Why Your Garbage Stinks

These are dark days to be a foodie. Food trucks are getting hijacked in the Sudan, and reports of food riots are coming out of Egypt, Yemen, Cameroon, Ethiopia, Haiti, Indonesia, Mexico, the Philippines, and Senegal.

Closer to home, flour prices are up 93 percent from last February 2007, and the price of cheese jumped 25 percent. (And you can’t even cry in your beer, since shortages of hops and barley are driving up the cost of the noble brew.)

In such times of crisis, you’d expect people to make the leftovers go a long way. Ironically, a British study released this month found just the opposite. It analyzed the trash of more than 2,000 U.K. households, and found that one third of all food purchased is thrown out. A 1997 USDA study reached a similar conclusion, estimating that 27 percent of edible food is never eaten.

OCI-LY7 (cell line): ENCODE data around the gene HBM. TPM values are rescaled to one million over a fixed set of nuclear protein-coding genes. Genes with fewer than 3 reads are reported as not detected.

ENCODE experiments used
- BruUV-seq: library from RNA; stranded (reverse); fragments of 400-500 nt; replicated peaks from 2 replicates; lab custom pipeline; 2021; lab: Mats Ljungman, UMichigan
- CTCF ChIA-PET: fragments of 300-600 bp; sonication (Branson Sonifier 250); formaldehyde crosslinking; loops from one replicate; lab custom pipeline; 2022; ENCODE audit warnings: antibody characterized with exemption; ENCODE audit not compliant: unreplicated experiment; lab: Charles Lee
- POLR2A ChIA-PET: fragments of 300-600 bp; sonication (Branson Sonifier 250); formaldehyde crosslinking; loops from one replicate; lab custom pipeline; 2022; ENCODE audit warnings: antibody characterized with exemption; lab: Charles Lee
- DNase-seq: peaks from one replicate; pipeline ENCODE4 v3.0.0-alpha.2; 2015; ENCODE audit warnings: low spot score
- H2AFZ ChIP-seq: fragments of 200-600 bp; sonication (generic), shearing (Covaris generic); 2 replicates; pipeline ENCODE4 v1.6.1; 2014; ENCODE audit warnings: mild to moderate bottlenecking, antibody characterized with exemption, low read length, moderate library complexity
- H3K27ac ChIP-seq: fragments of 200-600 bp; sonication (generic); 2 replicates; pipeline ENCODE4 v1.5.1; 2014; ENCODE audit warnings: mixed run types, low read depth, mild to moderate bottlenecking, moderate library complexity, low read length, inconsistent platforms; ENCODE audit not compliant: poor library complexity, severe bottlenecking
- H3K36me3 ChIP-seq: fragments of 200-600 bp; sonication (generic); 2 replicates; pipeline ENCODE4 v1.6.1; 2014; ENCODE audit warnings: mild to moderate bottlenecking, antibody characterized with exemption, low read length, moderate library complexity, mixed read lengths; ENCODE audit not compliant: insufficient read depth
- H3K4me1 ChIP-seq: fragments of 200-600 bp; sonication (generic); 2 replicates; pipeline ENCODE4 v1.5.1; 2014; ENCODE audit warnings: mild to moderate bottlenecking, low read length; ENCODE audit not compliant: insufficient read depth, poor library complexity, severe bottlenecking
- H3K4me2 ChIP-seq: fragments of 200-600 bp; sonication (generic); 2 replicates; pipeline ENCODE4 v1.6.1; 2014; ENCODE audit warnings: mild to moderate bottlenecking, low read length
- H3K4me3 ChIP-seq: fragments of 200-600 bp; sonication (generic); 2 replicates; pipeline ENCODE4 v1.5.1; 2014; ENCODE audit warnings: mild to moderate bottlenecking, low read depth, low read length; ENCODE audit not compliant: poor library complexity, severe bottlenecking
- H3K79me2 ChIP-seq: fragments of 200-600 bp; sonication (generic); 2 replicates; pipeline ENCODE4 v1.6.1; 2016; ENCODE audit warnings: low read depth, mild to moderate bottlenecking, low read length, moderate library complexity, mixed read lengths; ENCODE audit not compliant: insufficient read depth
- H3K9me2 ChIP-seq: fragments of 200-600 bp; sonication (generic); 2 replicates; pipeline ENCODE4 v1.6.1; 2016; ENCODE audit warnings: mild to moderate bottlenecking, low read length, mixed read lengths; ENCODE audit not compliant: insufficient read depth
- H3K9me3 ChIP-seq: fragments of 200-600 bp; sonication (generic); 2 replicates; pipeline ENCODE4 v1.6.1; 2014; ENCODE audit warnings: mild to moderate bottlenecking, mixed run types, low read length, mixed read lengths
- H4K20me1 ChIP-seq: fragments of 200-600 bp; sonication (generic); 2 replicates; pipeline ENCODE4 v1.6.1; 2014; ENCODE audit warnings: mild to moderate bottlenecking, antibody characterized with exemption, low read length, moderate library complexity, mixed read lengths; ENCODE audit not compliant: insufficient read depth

Adding to this rotting mess is an estimate that 8 to 10 percent of all perishable goods sold in the U.S. are wasted at the supermarket level. The United Nations concluded that U.S. retailers and consumers combine to throw away $48 billion worth of food every year.

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